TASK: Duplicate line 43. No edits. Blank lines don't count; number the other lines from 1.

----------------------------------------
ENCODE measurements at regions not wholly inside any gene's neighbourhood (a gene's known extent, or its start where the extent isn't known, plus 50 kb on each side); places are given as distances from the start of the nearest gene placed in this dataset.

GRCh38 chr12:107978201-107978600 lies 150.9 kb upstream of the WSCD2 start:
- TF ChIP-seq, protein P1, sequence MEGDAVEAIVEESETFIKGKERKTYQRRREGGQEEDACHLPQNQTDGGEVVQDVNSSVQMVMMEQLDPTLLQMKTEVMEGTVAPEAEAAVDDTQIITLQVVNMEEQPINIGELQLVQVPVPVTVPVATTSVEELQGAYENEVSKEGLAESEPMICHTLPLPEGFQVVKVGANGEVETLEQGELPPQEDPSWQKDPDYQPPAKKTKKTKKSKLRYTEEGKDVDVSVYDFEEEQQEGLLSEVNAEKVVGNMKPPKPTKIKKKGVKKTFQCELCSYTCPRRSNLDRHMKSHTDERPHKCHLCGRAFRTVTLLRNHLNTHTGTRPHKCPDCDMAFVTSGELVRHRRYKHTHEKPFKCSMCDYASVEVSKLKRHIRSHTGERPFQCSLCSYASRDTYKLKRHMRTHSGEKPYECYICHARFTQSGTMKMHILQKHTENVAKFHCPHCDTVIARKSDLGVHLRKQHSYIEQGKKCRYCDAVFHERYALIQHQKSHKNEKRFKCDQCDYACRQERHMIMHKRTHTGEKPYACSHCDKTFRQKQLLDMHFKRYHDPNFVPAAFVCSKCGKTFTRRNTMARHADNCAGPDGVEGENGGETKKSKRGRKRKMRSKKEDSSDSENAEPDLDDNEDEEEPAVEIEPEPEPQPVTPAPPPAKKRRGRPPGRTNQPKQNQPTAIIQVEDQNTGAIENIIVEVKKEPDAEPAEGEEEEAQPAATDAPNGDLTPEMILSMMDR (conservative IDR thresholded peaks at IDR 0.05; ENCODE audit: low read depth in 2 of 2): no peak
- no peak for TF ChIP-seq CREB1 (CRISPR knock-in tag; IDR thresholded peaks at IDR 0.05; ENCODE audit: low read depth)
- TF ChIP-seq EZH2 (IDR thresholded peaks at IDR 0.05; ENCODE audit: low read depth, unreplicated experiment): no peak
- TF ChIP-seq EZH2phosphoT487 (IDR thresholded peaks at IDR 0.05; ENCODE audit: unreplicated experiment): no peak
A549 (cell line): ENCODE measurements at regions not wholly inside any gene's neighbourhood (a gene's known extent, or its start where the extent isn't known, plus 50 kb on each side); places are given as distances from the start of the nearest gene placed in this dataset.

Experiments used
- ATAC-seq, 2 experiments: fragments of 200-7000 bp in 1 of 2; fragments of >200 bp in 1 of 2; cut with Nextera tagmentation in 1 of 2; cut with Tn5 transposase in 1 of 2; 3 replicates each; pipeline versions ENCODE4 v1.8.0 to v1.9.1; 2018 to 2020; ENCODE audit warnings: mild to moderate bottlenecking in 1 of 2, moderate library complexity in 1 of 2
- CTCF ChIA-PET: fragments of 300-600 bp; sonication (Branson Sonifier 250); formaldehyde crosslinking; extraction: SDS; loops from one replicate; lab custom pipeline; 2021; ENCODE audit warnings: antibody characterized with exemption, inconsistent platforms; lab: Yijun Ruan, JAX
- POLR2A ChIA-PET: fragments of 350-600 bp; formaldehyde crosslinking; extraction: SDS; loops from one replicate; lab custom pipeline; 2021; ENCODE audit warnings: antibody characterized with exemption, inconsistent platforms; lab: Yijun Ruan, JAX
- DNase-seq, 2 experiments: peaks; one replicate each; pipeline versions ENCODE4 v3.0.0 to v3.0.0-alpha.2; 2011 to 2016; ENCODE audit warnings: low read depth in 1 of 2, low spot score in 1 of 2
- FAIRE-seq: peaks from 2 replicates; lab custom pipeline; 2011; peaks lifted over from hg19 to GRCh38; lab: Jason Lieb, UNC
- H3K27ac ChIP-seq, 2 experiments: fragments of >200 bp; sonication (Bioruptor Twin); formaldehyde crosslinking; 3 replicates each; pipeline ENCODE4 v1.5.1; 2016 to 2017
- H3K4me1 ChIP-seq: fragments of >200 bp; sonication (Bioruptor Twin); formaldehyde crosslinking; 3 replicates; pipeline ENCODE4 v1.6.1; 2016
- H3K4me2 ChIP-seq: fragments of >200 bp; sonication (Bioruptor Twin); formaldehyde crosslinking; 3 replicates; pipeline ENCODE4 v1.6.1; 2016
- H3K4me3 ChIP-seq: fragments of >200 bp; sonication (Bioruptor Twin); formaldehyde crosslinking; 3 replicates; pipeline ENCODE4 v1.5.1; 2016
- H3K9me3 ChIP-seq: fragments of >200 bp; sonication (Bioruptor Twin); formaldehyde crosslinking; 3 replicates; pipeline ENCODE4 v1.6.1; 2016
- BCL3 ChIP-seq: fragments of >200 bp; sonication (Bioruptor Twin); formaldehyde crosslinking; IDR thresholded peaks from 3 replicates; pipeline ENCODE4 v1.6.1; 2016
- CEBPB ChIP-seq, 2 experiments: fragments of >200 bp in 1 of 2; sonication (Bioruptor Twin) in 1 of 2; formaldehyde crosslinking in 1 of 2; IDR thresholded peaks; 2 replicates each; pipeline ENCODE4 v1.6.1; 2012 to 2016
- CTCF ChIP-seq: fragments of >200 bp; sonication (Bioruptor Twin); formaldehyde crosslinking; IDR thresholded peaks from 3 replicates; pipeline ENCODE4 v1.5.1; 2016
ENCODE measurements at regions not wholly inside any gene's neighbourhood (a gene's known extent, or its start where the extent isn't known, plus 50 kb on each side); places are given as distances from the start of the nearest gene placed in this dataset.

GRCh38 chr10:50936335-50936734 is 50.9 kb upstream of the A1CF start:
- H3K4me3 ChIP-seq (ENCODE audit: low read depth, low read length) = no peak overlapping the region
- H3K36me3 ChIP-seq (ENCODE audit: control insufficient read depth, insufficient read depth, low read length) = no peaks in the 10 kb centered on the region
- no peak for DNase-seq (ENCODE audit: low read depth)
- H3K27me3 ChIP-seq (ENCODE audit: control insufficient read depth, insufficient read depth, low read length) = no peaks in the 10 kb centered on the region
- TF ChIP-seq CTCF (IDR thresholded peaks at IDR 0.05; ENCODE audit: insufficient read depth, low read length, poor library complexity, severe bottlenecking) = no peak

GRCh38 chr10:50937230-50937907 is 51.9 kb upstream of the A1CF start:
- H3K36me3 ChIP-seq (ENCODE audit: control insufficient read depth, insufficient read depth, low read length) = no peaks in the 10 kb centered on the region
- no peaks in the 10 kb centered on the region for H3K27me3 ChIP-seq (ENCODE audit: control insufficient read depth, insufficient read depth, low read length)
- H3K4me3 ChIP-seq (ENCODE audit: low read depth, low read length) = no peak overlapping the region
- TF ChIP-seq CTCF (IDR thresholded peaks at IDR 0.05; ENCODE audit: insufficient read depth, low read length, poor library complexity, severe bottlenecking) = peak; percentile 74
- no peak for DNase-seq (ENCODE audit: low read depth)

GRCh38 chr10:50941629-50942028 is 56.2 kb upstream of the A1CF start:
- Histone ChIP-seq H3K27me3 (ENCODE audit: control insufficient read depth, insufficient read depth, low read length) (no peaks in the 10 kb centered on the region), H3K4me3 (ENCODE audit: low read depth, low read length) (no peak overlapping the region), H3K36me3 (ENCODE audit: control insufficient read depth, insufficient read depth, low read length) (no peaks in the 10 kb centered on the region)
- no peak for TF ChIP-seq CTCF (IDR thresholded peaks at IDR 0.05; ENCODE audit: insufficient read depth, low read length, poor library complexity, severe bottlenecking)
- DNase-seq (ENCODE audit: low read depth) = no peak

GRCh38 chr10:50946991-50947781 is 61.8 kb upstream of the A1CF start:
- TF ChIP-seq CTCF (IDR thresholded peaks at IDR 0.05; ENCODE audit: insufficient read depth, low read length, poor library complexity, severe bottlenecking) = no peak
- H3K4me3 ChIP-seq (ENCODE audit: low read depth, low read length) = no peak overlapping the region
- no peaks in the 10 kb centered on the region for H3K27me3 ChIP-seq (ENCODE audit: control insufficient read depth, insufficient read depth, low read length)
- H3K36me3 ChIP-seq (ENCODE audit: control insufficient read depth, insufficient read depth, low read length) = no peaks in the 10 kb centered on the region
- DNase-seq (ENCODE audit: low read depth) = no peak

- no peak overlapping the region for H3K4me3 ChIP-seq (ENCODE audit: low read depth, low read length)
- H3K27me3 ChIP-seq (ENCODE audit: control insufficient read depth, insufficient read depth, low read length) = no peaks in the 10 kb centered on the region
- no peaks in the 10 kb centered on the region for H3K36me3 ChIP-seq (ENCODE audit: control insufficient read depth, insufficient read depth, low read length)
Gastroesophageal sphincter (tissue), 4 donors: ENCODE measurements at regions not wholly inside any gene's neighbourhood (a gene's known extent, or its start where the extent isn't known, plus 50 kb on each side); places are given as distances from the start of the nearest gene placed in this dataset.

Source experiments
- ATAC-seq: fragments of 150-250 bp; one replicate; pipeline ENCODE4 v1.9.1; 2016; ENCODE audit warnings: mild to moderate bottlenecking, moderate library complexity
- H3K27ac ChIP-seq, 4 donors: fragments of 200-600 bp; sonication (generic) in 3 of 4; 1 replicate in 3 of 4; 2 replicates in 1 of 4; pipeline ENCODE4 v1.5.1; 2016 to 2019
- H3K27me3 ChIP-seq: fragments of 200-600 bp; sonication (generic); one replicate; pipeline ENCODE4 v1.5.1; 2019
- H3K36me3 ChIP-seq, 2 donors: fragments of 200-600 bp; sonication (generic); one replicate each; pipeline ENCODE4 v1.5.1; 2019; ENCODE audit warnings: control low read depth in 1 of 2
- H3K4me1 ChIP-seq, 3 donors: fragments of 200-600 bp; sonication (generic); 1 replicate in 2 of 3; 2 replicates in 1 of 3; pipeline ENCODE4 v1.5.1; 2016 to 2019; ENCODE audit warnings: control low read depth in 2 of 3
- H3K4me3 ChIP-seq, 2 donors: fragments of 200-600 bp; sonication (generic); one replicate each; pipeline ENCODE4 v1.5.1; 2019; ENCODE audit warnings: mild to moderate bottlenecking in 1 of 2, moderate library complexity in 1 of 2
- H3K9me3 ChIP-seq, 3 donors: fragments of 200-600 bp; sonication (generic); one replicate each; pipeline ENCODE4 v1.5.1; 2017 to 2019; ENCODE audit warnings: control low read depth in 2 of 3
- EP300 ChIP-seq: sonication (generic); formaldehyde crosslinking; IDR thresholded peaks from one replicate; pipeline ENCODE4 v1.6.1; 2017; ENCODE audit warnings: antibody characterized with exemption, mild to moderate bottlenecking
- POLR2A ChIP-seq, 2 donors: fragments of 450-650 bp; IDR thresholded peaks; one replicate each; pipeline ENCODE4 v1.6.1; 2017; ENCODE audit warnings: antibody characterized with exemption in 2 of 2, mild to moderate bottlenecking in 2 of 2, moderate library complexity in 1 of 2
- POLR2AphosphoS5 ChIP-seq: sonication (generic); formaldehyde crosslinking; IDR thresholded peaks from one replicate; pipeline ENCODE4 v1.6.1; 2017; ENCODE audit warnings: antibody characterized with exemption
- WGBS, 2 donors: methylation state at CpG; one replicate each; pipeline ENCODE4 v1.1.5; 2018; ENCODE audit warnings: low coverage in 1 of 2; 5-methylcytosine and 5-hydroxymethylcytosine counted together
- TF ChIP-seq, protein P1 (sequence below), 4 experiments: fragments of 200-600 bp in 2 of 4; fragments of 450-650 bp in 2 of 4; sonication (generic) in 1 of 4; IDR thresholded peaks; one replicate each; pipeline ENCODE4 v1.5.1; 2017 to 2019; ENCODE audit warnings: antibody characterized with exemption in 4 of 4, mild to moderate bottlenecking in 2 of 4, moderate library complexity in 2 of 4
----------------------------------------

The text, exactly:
- H3K36me3 ChIP-seq (ENCODE audit: control insufficient read depth, insufficient read depth, low read length) = no peaks in the 10 kb centered on the region